Well intervention of subsea wells is commonly performed by positioning a rig or intervention vessel and connecting the rig to the subsea wellhead with a marine riser. Once the marine riser is connected to the subsea tree, the crown plugs are removed and normal well intervention services can be performed. Typically, subsea trees have upper and lower crown plugs for dual barrier redundant sealing. Crown plugs can be removed from the subsea tree using different methodologies; however, slickline is often the preferred method because of economics. Conventional slickline with toolstrings that create upward impact have been used successfully in shallow water. However, as development occurs at greater water depths, higher hydrostatic heads have made impact tools less effective. The major concern is that impact loads create only slight upward movement, and high forces attributed to hydrostatic pressure push the crown plugs back into the original sealbore. To overcome this limitation, a battery powered electromechanical pulling tool has been used to successfully pull numerous crown plugs in a variety of different conditions. The original electromechanical pulling tools where simple on/off devices that did not provide any information when the operation was unsuccessful. New technology has been developed that provides data to diagnose cases in which is not possible to pull the crown plug. The new technology has been deployed successfully and the post-job report is used to diagnose cases where pulling of the crown plug was unsuccessful. This paper discusses a job where the new technology provided data that clearly showed the tool supplied maximum rated force without being able to pull the crown plug. With this information the operator understood the situation and was able to move forward quickly with the correct tools to mitigate the circumstances. The understanding provided by the tool data enabled the operator to quickly resolve the situation, helping save substantial rig time in a deepwater environment.
Well intervention of subsea wells requires detailed planning before a rig or intervention vessel travels onsite. One of the first tasks performed during well interventions is pulling the subsea crown plugs in the wellhead. A portion of the planning process involves selecting a method to be used to remove the crown plugs from the subsea tree. Crown plugs can be pulled using a variety of methods, such as a rig, coiled tubing (CT), or possibly slickline. Although all of these methods have been employed, slickline is preferred because of its low cost, quick setup, and speed.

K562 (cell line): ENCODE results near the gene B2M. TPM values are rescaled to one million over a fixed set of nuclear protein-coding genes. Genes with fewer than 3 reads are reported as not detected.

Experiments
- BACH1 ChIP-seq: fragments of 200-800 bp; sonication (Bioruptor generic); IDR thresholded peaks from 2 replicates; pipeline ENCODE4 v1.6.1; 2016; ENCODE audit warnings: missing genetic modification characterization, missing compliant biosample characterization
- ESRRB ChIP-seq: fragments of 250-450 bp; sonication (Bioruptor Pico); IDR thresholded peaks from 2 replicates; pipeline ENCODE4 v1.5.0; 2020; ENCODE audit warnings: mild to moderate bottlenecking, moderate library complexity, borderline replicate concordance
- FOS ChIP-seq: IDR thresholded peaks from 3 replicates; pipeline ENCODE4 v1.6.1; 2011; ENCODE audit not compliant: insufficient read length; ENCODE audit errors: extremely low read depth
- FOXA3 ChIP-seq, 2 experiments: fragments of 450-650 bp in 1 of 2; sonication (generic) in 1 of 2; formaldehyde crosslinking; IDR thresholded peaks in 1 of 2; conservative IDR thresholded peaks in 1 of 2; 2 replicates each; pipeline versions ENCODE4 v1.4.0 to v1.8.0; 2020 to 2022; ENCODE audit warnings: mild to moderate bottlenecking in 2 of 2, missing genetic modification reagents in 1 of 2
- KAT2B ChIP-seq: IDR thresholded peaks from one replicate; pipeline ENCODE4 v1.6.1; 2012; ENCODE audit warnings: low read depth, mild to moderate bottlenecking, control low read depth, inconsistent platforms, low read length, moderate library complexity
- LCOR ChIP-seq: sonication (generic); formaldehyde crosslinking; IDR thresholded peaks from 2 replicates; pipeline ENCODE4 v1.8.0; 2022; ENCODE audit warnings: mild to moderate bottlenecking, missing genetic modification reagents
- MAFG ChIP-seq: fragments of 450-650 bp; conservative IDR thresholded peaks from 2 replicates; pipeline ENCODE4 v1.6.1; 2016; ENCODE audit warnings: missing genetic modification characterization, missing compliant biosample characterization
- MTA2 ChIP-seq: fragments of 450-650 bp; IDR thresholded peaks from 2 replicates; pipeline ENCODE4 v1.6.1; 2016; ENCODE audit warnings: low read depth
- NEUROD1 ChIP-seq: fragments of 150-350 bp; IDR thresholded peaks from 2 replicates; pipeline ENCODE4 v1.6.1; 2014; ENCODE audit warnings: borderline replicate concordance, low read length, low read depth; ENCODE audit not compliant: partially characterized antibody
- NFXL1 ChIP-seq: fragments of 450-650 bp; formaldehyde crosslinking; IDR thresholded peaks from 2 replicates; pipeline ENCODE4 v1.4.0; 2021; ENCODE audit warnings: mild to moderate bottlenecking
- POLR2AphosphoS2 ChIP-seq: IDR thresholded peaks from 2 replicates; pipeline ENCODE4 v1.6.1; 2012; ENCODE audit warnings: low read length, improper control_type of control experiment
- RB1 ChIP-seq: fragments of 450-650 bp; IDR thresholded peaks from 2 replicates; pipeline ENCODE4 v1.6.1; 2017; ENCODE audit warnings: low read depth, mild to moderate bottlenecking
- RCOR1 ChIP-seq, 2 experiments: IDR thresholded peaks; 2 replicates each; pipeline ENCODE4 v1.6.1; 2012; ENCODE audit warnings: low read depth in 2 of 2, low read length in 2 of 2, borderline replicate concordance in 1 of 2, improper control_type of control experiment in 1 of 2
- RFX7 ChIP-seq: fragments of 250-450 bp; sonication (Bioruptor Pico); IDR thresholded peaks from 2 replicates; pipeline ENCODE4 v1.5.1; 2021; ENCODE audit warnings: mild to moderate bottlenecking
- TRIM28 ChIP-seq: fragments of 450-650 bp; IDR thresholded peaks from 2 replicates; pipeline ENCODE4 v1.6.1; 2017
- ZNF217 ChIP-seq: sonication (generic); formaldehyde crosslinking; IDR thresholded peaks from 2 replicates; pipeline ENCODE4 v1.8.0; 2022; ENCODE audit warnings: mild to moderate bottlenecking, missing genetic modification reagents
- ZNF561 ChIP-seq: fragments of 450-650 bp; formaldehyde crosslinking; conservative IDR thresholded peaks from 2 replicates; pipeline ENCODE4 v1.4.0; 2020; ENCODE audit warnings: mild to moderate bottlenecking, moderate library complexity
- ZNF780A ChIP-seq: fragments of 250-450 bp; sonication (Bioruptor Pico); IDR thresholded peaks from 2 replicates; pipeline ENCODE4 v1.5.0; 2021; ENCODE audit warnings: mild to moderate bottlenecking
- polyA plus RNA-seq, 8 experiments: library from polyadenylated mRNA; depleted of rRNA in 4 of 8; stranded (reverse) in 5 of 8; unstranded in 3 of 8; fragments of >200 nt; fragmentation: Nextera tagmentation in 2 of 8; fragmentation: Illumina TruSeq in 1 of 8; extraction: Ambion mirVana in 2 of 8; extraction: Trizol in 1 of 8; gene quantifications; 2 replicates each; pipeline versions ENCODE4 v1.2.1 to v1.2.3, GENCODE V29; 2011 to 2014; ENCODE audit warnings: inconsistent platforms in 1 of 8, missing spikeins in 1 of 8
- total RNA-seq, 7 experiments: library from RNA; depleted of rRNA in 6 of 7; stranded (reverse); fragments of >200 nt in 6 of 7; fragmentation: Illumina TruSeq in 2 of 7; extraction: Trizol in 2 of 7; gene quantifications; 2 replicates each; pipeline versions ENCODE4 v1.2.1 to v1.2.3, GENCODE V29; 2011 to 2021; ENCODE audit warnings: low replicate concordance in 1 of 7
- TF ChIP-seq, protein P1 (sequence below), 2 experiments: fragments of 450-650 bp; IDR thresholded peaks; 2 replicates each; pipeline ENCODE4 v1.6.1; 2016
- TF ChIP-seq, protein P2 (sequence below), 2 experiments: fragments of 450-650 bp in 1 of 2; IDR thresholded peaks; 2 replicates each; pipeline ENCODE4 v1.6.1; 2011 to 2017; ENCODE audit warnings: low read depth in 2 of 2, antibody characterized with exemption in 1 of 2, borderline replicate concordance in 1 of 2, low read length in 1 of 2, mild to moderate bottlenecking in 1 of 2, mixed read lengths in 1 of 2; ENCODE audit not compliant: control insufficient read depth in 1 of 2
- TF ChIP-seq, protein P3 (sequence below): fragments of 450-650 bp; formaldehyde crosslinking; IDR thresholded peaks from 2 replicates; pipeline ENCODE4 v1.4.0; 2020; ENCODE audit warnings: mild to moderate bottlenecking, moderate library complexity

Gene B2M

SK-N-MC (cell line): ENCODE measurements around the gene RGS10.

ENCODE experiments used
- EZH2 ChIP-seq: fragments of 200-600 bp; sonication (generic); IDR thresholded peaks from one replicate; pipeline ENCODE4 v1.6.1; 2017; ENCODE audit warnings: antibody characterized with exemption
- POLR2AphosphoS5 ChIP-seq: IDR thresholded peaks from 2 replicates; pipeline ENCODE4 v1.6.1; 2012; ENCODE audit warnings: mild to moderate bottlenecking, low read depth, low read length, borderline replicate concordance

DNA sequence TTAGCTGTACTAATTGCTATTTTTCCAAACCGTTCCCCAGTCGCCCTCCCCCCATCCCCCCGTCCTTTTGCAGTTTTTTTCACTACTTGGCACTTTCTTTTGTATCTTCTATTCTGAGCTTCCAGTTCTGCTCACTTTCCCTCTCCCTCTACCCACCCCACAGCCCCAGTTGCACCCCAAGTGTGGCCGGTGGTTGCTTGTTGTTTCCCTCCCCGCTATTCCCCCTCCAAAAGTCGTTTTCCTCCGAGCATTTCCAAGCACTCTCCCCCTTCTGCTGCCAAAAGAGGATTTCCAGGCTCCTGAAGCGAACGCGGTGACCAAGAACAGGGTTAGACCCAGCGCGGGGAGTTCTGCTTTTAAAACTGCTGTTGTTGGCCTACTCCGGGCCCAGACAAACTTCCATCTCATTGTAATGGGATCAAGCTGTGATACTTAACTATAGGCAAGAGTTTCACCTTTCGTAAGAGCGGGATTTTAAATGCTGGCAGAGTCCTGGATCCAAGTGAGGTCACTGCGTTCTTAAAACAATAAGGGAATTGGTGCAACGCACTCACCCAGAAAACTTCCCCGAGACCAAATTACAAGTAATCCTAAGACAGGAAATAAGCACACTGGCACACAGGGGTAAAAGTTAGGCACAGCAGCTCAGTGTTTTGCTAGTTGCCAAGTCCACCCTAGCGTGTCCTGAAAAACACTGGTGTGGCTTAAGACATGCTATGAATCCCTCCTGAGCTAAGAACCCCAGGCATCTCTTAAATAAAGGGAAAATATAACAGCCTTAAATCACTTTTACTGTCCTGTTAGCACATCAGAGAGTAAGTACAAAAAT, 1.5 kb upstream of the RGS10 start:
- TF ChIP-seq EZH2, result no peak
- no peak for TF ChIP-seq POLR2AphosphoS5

In shallow water, conventional slickline methods using jars have been successfully deployed to pull crown plugs. Slickline jars create very short duration high impact forces used to slowly work the crown plug out of the sealbore. This methodology works well in shallow water because hydrostatic pressure from the water column is typically less than the surface shut-in pressure.
Additionally, the presence of debris in the marine riser can cause additional issues. Debris present in the marine riser can fall and settle on top of the wellhead plugs. An accumulation of debris on top of the crown plug can make pulling more difficult.
In deeper water, hydrostatic pressure created by the water column can be greater than the surface shut-in pressure. With a large cross-sectional area crown plug, there can be a large differential pressure keeping the wellhead plug in place. Conventional slickline has extremely limited pull force because of low wire strength. Jar forces, even substantial ones, cannot work the plug out of the sealbore because, after each jar impact, the line must be relaxed to recock the jars. Every time the line is relaxed to recock the jars, the differential pressure pushes the plug fully back into its seat.